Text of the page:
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Someone Disclosing to you

What to Expect When Someone Discloses to You

Survivors of sexual violence will express a range of emotional and physical symptoms. Sexual violence is never the fault of the survivor and each may react differently. Each survivor of sexual violence has their own personal experience, emotions, and ways of coping. There is no right or wrong way for a survivor to feel or react following an experience of sexual violence.

We may think that survivors disclose because they are hoping to formally report; however, they disclose for a variety of reasons, such as:

  • They want to prevent it from happening again
  • They are looking for justice
  • They want to raise awareness
  • They are hurting and want to feel better, and want to reduce the burden by sharing

    It is important that you don’t assume to know someone’s intention for disclosing.

Survivors disclose in their own time. For some, this can be right after the incident. For others, it may be weeks or months later. A survivor may not know right away what they want to do next. It is important that they have control over their next steps. Survivors are the experts in determining what steps and supports are best for them. Ensure they know the resources they can contact if and when they choose to access them.

For training on Responding to Disclosures of Sexual Violence, please see the introductory one-hour online module from Western’s Centre for Research & Education on Violence Against Women & Children.

What You Can do to Help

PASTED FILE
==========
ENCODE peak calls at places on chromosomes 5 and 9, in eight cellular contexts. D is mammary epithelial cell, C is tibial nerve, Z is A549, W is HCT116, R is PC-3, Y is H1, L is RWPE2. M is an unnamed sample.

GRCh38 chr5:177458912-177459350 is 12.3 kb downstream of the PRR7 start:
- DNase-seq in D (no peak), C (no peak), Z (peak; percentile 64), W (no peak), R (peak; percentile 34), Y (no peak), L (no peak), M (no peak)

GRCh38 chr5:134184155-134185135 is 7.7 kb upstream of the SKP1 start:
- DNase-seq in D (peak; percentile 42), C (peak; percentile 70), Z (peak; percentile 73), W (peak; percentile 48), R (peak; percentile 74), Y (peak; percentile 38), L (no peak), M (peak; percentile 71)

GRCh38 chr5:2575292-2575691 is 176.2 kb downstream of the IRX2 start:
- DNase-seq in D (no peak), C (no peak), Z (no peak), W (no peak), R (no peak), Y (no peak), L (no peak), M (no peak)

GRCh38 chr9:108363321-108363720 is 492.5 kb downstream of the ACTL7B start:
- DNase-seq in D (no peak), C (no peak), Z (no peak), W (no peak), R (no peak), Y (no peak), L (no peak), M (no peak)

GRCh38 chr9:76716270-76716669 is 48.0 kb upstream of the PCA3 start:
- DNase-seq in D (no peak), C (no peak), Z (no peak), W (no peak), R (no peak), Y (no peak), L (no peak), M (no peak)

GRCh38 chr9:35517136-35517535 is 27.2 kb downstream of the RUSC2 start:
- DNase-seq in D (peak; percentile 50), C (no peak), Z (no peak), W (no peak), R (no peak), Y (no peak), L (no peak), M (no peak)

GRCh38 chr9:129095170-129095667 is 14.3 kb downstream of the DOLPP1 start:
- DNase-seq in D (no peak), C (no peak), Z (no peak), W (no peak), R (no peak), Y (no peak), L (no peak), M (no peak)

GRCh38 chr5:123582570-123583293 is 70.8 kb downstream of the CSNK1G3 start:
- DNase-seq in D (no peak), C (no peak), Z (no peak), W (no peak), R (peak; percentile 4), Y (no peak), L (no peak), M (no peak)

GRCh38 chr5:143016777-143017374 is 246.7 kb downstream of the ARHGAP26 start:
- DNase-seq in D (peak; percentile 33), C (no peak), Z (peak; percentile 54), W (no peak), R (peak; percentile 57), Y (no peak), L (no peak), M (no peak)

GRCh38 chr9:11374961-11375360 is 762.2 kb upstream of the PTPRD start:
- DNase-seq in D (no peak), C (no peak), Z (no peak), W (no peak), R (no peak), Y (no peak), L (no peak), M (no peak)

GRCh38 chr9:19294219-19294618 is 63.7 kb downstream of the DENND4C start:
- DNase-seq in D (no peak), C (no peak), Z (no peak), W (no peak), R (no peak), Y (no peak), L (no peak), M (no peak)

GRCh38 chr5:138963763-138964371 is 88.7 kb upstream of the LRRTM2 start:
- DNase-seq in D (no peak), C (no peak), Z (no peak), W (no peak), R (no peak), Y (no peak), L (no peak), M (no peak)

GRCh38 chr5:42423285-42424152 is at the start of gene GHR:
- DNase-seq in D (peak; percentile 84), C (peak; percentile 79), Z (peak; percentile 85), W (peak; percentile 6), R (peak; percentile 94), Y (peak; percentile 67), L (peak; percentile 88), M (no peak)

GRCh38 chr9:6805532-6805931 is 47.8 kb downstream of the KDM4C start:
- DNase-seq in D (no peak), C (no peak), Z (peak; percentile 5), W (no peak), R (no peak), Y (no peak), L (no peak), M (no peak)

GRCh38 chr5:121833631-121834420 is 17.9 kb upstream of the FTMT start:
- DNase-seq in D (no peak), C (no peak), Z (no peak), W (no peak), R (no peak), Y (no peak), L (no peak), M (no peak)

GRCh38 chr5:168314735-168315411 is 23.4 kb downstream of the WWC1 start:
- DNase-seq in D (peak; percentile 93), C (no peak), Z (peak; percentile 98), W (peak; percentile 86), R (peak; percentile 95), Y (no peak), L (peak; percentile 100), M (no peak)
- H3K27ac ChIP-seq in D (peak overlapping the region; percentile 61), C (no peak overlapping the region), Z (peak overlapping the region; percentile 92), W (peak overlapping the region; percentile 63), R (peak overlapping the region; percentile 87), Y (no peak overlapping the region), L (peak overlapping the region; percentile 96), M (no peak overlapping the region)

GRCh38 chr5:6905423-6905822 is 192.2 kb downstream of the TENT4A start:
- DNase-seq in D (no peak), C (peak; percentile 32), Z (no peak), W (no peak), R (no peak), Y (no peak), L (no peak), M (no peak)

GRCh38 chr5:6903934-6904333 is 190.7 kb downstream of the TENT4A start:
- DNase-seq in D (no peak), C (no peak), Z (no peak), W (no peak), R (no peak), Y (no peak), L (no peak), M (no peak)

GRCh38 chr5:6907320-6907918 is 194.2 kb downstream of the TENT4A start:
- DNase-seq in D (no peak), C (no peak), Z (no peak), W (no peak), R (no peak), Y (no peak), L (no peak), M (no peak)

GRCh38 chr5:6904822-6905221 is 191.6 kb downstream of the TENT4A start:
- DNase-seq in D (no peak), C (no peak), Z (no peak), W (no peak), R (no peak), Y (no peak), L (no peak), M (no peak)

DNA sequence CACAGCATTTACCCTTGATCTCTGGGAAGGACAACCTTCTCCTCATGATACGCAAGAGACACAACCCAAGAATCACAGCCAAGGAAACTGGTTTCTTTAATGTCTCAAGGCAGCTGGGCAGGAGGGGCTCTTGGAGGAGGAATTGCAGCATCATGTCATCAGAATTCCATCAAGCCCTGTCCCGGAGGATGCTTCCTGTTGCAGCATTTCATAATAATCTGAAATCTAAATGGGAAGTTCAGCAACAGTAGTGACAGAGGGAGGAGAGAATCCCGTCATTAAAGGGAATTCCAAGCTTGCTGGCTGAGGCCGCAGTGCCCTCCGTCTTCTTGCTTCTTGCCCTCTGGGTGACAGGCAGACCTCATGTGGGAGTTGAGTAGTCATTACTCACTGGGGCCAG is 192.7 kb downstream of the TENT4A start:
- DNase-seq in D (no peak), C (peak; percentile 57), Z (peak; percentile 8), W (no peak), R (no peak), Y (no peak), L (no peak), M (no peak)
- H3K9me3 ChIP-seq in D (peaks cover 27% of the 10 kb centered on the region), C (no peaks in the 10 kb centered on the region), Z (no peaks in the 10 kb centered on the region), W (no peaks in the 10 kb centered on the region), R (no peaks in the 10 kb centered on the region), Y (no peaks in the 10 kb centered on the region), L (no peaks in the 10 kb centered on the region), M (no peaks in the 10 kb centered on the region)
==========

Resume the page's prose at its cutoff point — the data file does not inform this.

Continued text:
1. Ask and Ensure Safety

Helpful Response Harmful Response
Do notice if something appears off or seems amiss by asking if everything is ok, sharing what you’ve noticed, expressing your concern. Ask if they feel safe. Don’t treat them differently because of what they share with you. Don’t avoid asking because you’re afraid to know or don’t want to know.
Do believe what they tell you because it’s their experience and their perception. For the moment, focus on what they are saying and experiencing. Don’t judge by asking them direct questions, trying to pull out details, or talking incessantly.
Do validate and normalize their reactions, emotions, and feelings (confusion, anger, resentment, guilt, low self-esteem, etc.), whatever they may be. Don’t re-direct by keeping them from expressing negative emotions they feel under the pretext that they mustn’t live in the past or that it isn’t good for them.

 
2. Listen & Show Support

Helpful Response Harmful Response
Do listen to what they say without judgement and let them express themselves in their own way and at their own pace.
Don’t doubt by appearing to be skeptical or questioning what they tell you.
Do receive what they say without downplaying or amplifying the facts, their emotions, or consequences. Don’t trivialize, minimize, over-dramatize, or silence them. Don’t make excuses for the aggressor’s behavior.
Do remind them it is not their fault, that their responsibility is to take care of themselves, and that the aggressor is completely responsible for their actions. Don’t blame the person for what they didn’t do, imply that they must have provoked the incident, or that they are partially responsible for what happened to them.


3. Connect to Resources

Helpful Response  Harmful Response
Do facilitate and refer them to supports. Show that you’re available to help or accompany them. If you’re incapable of helping, tell them and them help them find another person who is able to do so. Allow them to make their own decisions. Don’t ignore by not getting involved in their story under the pretext that it’s not your business or that it’s not your problem. Don’t ignore their request for help.

 Information from University of Ottawa: Helpful and Harmful Responses.